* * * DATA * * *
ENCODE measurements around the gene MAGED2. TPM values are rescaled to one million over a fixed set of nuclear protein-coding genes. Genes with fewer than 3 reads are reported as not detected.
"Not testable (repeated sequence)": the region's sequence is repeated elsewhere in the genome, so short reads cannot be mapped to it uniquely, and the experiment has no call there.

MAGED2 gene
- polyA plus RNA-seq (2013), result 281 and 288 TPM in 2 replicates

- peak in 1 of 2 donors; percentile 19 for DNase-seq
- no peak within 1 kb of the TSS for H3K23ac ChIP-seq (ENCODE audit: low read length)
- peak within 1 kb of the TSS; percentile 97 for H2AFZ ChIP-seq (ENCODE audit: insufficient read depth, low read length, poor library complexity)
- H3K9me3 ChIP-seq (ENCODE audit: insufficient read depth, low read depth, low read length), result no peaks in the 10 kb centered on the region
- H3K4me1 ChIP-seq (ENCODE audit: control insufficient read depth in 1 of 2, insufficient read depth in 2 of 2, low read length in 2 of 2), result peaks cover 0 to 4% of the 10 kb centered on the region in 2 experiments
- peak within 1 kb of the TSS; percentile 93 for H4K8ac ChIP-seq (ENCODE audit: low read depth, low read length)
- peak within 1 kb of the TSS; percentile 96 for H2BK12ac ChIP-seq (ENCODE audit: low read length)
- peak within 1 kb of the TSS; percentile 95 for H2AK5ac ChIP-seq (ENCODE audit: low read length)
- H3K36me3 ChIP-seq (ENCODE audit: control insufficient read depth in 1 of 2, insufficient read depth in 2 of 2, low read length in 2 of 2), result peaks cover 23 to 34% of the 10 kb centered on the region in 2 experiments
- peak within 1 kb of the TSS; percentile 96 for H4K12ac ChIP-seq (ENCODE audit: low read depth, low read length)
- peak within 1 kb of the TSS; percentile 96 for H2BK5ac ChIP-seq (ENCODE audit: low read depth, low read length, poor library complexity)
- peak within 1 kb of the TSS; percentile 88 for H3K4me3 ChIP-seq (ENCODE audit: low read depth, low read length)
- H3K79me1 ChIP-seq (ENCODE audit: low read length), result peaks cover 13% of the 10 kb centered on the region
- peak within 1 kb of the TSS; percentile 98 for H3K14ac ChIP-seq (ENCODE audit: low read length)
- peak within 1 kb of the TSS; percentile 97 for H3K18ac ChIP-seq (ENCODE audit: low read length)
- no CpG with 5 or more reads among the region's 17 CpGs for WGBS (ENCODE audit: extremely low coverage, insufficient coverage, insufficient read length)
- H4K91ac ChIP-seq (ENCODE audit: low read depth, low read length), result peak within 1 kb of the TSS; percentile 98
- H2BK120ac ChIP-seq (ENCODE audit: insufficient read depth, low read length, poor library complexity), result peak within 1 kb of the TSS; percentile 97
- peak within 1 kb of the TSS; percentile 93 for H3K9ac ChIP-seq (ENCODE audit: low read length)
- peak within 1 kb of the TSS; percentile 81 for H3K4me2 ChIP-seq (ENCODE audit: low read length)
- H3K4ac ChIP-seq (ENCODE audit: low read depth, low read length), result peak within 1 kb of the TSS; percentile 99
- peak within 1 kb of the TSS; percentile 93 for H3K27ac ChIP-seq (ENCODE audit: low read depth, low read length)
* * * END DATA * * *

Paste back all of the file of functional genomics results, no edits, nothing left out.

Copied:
ENCODE measurements around the gene MAGED2. TPM values are rescaled to one million over a fixed set of nuclear protein-coding genes. Genes with fewer than 3 reads are reported as not detected.
"Not testable (repeated sequence)": the region's sequence is repeated elsewhere in the genome, so short reads cannot be mapped to it uniquely, and the experiment has no call there.

MAGED2 gene
- polyA plus RNA-seq (2013), result 281 and 288 TPM in 2 replicates

- peak in 1 of 2 donors; percentile 19 for DNase-seq
- no peak within 1 kb of the TSS for H3K23ac ChIP-seq (ENCODE audit: low read length)
- peak within 1 kb of the TSS; percentile 97 for H2AFZ ChIP-seq (ENCODE audit: insufficient read depth, low read length, poor library complexity)
- H3K9me3 ChIP-seq (ENCODE audit: insufficient read depth, low read depth, low read length), result no peaks in the 10 kb centered on the region
- H3K4me1 ChIP-seq (ENCODE audit: control insufficient read depth in 1 of 2, insufficient read depth in 2 of 2, low read length in 2 of 2), result peaks cover 0 to 4% of the 10 kb centered on the region in 2 experiments
- peak within 1 kb of the TSS; percentile 93 for H4K8ac ChIP-seq (ENCODE audit: low read depth, low read length)
- peak within 1 kb of the TSS; percentile 96 for H2BK12ac ChIP-seq (ENCODE audit: low read length)
- peak within 1 kb of the TSS; percentile 95 for H2AK5ac ChIP-seq (ENCODE audit: low read length)
- H3K36me3 ChIP-seq (ENCODE audit: control insufficient read depth in 1 of 2, insufficient read depth in 2 of 2, low read length in 2 of 2), result peaks cover 23 to 34% of the 10 kb centered on the region in 2 experiments
- peak within 1 kb of the TSS; percentile 96 for H4K12ac ChIP-seq (ENCODE audit: low read depth, low read length)
- peak within 1 kb of the TSS; percentile 96 for H2BK5ac ChIP-seq (ENCODE audit: low read depth, low read length, poor library complexity)
- peak within 1 kb of the TSS; percentile 88 for H3K4me3 ChIP-seq (ENCODE audit: low read depth, low read length)
- H3K79me1 ChIP-seq (ENCODE audit: low read length), result peaks cover 13% of the 10 kb centered on the region
- peak within 1 kb of the TSS; percentile 98 for H3K14ac ChIP-seq (ENCODE audit: low read length)
- peak within 1 kb of the TSS; percentile 97 for H3K18ac ChIP-seq (ENCODE audit: low read length)
- no CpG with 5 or more reads among the region's 17 CpGs for WGBS (ENCODE audit: extremely low coverage, insufficient coverage, insufficient read length)
- H4K91ac ChIP-seq (ENCODE audit: low read depth, low read length), result peak within 1 kb of the TSS; percentile 98
- H2BK120ac ChIP-seq (ENCODE audit: insufficient read depth, low read length, poor library complexity), result peak within 1 kb of the TSS; percentile 97
- peak within 1 kb of the TSS; percentile 93 for H3K9ac ChIP-seq (ENCODE audit: low read length)
- peak within 1 kb of the TSS; percentile 81 for H3K4me2 ChIP-seq (ENCODE audit: low read length)
- H3K4ac ChIP-seq (ENCODE audit: low read depth, low read length), result peak within 1 kb of the TSS; percentile 99
- peak within 1 kb of the TSS; percentile 93 for H3K27ac ChIP-seq (ENCODE audit: low read depth, low read length)